Professor: Estonia could produce nuclear energy with neighbors

Professor Alar Konist.
Professor Alar Konist. Source: TalTech

Tallinn University of Technology (TalTech) energy technology department professor Alar Konist said the Estonian energy system requires different production methods to operate, one of which could be a nuclear plant. There are several ways to develop one.

Nuclear energy production has been a topic of discussion for both the Riigikogu's economic affairs committee and the government's committee on economic affairs.

Riigikogu economic affairs committee chair Kristen Michal (Reform) told ETV's daily affairs show "Aktuaalne kaamera" on Wednesday evening that if it turns out that nuclear energy is suitable for Estonia's energy portfolio, developing a plant can be debated. "We can discuss where it fits, who the parties involved are, who will operate it," Michal said.

Developing a nuclear plant would mean that Estonia has to become a nuclear state, meaning the country should also have the respective skills and rights.

TalTech energy technology department professor Alar Konist said preparations for nuclear power would take at least 15 years, because Estonia lacks the necessary legislation and specialists would have to be trained.

Minister of Economic Affairs and Communications Taavi Aas (Center) said an option would be to involve other countries. "The results of the work these committees do would give us answers if it is even reasonable to develop a plant alone. Because if we take into consideration that our legislation does not support it, we should look if and how reasonable it is to develop a plant in Estonia," Aas said.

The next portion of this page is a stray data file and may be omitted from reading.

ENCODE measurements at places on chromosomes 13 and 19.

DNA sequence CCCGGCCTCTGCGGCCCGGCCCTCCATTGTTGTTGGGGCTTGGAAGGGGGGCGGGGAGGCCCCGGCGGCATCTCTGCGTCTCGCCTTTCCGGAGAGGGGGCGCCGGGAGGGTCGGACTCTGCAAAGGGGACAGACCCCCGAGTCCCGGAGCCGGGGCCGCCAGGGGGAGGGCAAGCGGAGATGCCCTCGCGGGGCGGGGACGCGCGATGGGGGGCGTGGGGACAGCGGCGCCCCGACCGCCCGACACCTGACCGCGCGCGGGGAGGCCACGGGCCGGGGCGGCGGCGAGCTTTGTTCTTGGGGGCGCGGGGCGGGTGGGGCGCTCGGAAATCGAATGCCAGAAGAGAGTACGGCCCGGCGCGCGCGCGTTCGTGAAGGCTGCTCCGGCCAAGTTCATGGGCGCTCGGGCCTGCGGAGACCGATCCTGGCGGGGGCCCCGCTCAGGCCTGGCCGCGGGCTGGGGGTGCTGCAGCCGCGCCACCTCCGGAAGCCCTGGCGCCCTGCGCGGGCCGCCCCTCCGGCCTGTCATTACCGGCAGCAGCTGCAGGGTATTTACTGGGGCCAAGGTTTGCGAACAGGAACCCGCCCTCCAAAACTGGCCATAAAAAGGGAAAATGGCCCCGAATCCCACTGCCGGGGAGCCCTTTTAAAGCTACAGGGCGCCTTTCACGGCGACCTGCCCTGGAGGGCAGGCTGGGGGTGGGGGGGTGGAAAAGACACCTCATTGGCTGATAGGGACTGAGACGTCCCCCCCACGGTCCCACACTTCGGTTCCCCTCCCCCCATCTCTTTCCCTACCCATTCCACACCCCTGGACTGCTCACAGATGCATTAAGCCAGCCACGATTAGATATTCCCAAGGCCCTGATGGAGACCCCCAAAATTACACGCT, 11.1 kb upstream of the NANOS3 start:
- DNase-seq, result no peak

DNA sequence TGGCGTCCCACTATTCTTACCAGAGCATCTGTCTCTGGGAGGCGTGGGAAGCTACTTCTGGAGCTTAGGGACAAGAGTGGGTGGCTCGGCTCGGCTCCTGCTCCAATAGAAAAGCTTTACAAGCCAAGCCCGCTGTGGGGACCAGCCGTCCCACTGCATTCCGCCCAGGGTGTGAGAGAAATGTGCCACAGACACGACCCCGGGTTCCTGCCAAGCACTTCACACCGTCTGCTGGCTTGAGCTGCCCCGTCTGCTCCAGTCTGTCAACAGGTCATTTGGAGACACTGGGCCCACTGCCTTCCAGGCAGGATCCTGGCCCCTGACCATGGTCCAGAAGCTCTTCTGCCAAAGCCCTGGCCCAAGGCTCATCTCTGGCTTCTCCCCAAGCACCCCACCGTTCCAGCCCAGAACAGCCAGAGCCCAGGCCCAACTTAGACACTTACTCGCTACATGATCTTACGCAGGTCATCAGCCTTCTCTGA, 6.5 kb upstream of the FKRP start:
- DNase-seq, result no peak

Alar Konist noted that one option could be to produce nuclear energy alongside neighboring countries, such as Finland, where Estonia would be a co-investor and the plant would be located in Finland.

This plan requires Estonia's northern neighbor to have interest, however. "We can see today that there are physical restrictions between Finland and Sweden and there have now been opposite restrictions between Norway and Sweden. I think in that context, Finland could be interested in additional production capacities," Konist said.

The professor said other options should also be considered in Estonia. "We must look at it from the system's perspective. A nuclear plant offers us base capacity and base loads, it helps ensure frequency, but we cannot change capacities as quickly and to the extent that we need for the network to function correctly. This means we should look at alternatives to go with nuclear plants," Konist said.


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Editor: Kristjan Kallaste

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